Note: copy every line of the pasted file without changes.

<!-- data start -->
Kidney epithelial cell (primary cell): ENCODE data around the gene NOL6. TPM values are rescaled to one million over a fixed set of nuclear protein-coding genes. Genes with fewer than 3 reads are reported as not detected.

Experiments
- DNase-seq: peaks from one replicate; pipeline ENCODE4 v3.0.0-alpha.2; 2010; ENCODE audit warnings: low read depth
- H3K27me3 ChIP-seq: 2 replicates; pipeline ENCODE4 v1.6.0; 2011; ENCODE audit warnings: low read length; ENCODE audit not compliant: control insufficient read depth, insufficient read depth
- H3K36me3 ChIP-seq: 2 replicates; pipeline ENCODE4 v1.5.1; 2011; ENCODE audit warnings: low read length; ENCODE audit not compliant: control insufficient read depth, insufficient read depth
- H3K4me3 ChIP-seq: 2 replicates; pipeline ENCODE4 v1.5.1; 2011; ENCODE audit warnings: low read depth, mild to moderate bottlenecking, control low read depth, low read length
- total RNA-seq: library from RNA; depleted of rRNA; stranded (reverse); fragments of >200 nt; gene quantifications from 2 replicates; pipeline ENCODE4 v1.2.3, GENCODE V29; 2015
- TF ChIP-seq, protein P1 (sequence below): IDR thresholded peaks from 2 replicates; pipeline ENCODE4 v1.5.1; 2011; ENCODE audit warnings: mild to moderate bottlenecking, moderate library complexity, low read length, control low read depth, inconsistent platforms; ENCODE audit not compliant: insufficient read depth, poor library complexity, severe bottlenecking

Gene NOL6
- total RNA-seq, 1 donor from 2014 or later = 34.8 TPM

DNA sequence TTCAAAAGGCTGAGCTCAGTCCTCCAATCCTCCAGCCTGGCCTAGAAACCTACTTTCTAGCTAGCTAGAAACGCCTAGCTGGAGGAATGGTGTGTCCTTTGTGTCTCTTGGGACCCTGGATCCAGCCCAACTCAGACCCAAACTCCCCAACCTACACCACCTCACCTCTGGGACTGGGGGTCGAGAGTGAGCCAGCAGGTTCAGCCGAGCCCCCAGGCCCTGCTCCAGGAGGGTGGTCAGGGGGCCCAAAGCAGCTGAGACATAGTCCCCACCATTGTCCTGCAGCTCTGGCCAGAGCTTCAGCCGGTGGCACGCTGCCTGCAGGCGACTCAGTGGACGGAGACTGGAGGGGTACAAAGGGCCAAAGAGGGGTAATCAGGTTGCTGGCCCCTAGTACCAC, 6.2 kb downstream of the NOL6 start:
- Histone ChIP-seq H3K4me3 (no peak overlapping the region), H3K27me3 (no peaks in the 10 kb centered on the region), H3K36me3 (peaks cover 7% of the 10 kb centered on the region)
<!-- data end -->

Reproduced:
Kidney epithelial cell (primary cell): ENCODE data around the gene NOL6. TPM values are rescaled to one million over a fixed set of nuclear protein-coding genes. Genes with fewer than 3 reads are reported as not detected.

Experiments
- DNase-seq: peaks from one replicate; pipeline ENCODE4 v3.0.0-alpha.2; 2010; ENCODE audit warnings: low read depth
- H3K27me3 ChIP-seq: 2 replicates; pipeline ENCODE4 v1.6.0; 2011; ENCODE audit warnings: low read length; ENCODE audit not compliant: control insufficient read depth, insufficient read depth
- H3K36me3 ChIP-seq: 2 replicates; pipeline ENCODE4 v1.5.1; 2011; ENCODE audit warnings: low read length; ENCODE audit not compliant: control insufficient read depth, insufficient read depth
- H3K4me3 ChIP-seq: 2 replicates; pipeline ENCODE4 v1.5.1; 2011; ENCODE audit warnings: low read depth, mild to moderate bottlenecking, control low read depth, low read length
- total RNA-seq: library from RNA; depleted of rRNA; stranded (reverse); fragments of >200 nt; gene quantifications from 2 replicates; pipeline ENCODE4 v1.2.3, GENCODE V29; 2015
- TF ChIP-seq, protein P1 (sequence below): IDR thresholded peaks from 2 replicates; pipeline ENCODE4 v1.5.1; 2011; ENCODE audit warnings: mild to moderate bottlenecking, moderate library complexity, low read length, control low read depth, inconsistent platforms; ENCODE audit not compliant: insufficient read depth, poor library complexity, severe bottlenecking

Gene NOL6
- total RNA-seq, 1 donor from 2014 or later = 34.8 TPM

DNA sequence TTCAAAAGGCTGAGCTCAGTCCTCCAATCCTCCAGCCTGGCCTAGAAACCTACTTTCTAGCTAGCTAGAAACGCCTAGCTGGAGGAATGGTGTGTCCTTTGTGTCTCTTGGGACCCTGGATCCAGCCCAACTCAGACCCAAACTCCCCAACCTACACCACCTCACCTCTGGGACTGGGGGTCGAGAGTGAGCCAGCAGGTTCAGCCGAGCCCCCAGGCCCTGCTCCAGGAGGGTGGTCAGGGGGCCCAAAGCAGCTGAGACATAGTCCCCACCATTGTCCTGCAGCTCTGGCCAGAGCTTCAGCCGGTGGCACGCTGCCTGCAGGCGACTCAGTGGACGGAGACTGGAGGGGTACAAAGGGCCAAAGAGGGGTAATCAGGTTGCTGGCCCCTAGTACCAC, 6.2 kb downstream of the NOL6 start:
- Histone ChIP-seq H3K4me3 (no peak overlapping the region), H3K27me3 (no peaks in the 10 kb centered on the region), H3K36me3 (peaks cover 7% of the 10 kb centered on the region)